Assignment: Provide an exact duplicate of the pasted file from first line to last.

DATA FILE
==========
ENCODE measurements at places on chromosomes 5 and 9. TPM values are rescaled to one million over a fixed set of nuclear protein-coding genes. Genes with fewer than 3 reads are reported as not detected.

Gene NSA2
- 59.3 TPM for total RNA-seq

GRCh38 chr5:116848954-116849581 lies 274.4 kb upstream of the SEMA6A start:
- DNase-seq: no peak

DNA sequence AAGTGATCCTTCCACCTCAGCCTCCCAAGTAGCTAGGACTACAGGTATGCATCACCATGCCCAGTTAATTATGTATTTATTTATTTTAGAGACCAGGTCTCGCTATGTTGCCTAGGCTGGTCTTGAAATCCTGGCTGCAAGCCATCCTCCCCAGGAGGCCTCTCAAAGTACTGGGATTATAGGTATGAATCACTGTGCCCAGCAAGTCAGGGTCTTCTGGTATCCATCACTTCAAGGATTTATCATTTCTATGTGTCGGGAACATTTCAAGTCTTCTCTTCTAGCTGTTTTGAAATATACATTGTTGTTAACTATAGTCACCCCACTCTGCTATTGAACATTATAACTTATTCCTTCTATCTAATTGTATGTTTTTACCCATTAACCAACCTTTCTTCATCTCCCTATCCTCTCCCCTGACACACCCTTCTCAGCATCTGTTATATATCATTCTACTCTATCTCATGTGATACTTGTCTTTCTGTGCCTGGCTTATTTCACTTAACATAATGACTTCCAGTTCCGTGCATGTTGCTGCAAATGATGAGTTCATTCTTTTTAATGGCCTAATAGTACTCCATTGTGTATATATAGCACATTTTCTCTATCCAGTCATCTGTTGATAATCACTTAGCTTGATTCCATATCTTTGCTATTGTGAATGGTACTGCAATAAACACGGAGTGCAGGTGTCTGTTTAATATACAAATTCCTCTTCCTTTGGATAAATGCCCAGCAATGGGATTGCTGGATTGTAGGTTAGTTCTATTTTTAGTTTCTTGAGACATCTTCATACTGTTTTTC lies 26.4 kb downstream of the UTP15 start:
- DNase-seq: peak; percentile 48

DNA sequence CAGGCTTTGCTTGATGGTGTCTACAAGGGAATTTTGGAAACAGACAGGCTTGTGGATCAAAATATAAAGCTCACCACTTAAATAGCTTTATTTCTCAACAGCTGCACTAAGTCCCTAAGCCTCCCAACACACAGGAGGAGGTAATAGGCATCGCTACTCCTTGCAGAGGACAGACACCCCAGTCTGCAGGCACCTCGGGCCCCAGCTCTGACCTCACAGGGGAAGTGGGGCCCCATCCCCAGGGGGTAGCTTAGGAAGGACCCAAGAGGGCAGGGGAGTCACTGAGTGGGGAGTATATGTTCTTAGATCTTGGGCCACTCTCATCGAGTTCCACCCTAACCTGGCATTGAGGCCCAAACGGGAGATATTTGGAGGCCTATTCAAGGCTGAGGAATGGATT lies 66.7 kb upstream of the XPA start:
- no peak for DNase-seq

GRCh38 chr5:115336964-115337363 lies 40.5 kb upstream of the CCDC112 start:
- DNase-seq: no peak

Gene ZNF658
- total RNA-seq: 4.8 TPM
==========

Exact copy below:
ENCODE measurements at places on chromosomes 5 and 9. TPM values are rescaled to one million over a fixed set of nuclear protein-coding genes. Genes with fewer than 3 reads are reported as not detected.

Gene NSA2
- 59.3 TPM for total RNA-seq

GRCh38 chr5:116848954-116849581 lies 274.4 kb upstream of the SEMA6A start:
- DNase-seq: no peak

DNA sequence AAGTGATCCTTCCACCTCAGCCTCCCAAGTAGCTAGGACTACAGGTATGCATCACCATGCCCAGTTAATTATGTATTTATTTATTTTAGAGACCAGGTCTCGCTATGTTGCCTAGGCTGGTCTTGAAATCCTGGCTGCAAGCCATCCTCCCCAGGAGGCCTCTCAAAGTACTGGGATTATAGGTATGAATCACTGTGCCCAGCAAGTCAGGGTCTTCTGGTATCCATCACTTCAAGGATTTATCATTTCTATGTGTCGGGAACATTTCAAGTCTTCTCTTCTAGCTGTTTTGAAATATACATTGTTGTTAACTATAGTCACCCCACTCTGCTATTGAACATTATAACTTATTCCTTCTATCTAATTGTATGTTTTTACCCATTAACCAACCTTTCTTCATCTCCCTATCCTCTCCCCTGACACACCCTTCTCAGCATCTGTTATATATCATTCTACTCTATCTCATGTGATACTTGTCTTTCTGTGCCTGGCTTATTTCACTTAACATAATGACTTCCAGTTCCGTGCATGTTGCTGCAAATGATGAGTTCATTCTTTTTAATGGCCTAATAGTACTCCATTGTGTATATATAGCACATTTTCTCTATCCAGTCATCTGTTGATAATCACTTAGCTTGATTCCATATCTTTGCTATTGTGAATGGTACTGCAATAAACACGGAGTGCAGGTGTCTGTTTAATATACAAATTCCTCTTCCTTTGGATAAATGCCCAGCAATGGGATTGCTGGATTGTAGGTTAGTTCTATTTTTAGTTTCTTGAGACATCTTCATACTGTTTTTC lies 26.4 kb downstream of the UTP15 start:
- DNase-seq: peak; percentile 48

DNA sequence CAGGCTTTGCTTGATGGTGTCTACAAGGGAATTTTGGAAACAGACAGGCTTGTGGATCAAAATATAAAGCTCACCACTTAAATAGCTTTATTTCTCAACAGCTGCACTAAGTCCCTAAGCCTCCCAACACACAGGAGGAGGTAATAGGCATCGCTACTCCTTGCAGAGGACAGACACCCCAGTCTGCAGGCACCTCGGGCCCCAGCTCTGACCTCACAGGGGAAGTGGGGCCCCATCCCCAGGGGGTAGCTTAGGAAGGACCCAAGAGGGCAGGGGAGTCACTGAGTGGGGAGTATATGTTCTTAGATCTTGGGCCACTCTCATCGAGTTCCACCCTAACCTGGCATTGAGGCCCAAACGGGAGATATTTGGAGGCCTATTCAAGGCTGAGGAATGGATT lies 66.7 kb upstream of the XPA start:
- no peak for DNase-seq

GRCh38 chr5:115336964-115337363 lies 40.5 kb upstream of the CCDC112 start:
- DNase-seq: no peak

Gene ZNF658
- total RNA-seq: 4.8 TPM